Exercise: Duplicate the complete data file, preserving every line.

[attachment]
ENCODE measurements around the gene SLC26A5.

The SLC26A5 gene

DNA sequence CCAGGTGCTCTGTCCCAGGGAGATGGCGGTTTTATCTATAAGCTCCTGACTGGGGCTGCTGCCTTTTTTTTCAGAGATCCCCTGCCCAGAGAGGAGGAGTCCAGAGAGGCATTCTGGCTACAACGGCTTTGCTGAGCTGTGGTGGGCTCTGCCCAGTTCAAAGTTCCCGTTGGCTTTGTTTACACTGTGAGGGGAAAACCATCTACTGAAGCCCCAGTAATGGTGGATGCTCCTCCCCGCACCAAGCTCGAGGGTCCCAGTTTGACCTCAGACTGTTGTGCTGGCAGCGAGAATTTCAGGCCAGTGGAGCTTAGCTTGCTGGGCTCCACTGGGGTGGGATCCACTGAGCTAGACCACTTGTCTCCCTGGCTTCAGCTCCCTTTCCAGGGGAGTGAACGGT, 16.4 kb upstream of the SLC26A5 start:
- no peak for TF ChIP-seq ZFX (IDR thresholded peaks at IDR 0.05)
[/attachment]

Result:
ENCODE measurements around the gene SLC26A5.

The SLC26A5 gene

DNA sequence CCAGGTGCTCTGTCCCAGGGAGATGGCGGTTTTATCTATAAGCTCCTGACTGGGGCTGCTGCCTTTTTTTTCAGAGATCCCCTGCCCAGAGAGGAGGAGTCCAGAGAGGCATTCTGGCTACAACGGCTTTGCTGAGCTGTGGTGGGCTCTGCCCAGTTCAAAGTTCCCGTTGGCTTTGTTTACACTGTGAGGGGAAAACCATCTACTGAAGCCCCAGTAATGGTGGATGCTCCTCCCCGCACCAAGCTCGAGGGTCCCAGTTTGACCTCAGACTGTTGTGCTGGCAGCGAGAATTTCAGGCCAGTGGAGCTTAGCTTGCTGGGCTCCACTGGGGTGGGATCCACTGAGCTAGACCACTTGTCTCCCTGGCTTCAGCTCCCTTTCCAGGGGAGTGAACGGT, 16.4 kb upstream of the SLC26A5 start:
- no peak for TF ChIP-seq ZFX (IDR thresholded peaks at IDR 0.05)